DIET
March 7, 2010

Weight Can Interfere With Vaccines

Overweight people who are vaccinated with regular needles may not receive as much vaccine as they should.

In a Texas study, obese adolescents who received a hepatitis B vaccine using a standard one−inch needle showed only half as strong an immune response as those vaccinated using a 1.5 inch needle.

No one is suggesting that people need to retake their vaccinations; even the lower immune response seen in the study was sufficient to protect patients against hepatitis B. The study does point out that longer needles seem to deliver a more effective dose in the obese.

A clue to the answer came when the hepatitis B vaccine was introduced in the 1980's. It was originally given in the buttock. Soon after, doctors noticed that it was failing to protect some female nurses.

The Centers for Disease Control and Prevention recommends using longer needles for obese patients, but it's unclear how many doctors do this or if they've even heard about the recommendation.

Unlike many injections, vaccinations are designed to deliver their dose into the muscle. For years, doctors have known that vaccines don't always work as well in heavy people. This was thought to be due either to heavy people having weaker immune systems or to the extra fat preventing the needle from reaching the muscle. A clue to the answer came when the hepatitis B vaccine was introduced in the 1980's. It was originally given in the buttock. Soon after, doctors noticed that it was failing to protect some female nurses. Switching the shot to the shoulder solved that problem. The extra padding in the buttock was preventing the vaccine from getting into the muscle.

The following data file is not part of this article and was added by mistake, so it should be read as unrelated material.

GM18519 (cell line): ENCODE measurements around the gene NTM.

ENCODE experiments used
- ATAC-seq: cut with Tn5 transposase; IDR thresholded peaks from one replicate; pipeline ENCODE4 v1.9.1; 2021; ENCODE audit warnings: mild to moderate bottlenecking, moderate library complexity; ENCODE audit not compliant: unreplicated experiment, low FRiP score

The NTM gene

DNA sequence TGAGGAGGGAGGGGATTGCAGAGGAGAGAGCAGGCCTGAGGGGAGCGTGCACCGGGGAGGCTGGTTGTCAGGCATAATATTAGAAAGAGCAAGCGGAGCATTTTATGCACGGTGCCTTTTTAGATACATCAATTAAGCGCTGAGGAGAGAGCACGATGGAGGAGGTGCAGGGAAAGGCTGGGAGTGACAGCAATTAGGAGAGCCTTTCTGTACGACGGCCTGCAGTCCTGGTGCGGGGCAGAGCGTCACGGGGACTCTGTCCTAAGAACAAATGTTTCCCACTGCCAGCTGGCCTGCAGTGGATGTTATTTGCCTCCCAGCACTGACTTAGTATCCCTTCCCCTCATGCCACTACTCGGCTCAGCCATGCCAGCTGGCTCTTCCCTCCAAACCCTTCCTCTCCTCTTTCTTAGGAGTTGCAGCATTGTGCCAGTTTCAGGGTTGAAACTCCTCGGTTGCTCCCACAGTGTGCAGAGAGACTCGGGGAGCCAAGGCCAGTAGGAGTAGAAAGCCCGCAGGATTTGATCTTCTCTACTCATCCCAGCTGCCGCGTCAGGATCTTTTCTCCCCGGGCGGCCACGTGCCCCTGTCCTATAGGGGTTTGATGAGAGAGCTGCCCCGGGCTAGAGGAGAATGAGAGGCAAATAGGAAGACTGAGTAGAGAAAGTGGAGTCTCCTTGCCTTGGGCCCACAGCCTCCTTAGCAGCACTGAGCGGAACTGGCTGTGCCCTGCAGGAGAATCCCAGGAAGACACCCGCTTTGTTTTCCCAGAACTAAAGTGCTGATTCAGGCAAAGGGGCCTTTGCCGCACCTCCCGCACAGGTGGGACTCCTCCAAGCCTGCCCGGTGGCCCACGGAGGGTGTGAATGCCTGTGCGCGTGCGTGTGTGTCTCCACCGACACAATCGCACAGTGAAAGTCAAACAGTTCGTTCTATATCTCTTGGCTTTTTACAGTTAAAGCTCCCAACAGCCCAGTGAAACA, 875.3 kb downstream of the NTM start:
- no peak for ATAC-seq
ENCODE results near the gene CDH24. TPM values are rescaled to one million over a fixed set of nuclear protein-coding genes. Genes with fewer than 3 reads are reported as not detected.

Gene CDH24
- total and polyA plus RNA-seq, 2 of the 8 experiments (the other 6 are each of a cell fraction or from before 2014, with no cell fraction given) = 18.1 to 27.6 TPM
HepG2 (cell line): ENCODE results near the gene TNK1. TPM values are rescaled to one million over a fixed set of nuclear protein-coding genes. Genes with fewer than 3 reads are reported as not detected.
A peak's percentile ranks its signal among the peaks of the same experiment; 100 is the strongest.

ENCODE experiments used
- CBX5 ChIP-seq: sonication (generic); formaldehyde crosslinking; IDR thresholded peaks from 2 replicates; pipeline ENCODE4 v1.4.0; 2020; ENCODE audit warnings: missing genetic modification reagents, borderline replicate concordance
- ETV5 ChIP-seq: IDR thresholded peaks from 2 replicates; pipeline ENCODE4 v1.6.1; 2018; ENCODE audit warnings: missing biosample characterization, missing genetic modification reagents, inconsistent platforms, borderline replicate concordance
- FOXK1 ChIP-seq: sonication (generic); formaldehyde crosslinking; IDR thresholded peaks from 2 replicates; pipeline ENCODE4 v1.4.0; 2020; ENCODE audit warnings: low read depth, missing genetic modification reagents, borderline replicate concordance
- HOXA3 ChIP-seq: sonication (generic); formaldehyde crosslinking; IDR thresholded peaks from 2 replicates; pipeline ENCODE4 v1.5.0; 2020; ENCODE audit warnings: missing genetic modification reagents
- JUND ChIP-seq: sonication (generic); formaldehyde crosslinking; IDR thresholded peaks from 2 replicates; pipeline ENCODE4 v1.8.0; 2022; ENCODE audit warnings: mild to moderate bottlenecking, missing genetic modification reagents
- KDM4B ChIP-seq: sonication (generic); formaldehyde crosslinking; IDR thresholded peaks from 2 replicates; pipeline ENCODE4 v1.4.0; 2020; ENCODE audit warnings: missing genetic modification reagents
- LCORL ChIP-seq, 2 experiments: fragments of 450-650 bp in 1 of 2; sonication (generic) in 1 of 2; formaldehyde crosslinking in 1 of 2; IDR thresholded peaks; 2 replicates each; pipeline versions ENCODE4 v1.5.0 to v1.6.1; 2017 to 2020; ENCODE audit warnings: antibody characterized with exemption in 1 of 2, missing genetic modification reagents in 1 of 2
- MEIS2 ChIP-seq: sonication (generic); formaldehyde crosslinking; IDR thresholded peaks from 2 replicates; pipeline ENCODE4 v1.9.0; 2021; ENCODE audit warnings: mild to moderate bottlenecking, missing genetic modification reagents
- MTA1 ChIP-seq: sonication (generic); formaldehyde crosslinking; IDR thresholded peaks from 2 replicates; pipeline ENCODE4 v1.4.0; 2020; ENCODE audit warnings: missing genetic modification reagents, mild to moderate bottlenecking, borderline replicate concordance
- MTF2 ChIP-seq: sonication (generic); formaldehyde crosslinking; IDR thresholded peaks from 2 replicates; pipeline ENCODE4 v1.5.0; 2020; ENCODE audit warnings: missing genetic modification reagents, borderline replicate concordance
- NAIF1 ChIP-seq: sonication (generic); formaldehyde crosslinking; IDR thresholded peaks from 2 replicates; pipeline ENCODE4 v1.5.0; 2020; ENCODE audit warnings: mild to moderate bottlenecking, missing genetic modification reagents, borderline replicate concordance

With people's weight on the rise, even the shoulder may now have too much padding.

In the study, 24 obese adolescents, 22 women and 2 men, were randomly given the hepatitis B vaccine with either a one−inch or 1.5 inch needle, over a three−year period. None of the subjects had previously received a hepatitis B vaccine. The amount of anti−hepatitis B antibody produced was nearly twice as high in subjects when the longer needle was used, 345 mIU/ml vs.190.

It’s not known whether the extra fat is breaking down the vaccine or merely serving as a physical barrier that prevents the vaccine from entering the muscle. It is known that women are more likely to be affected by needle length than men. This is because of differences between the sexes in how their body fat is distributed.

Longer needles sound even scarier than the conventional ones. Yet they're said to be less painful. Is this another variation on "relax, this won't hurt a bit"? If you maintain a reasonable weight, you may never have to find out.

An early online version of the study was published on February 8, 2010 by the journal Pediatrics. An article is scheduled to appear in the March 2010 issue.

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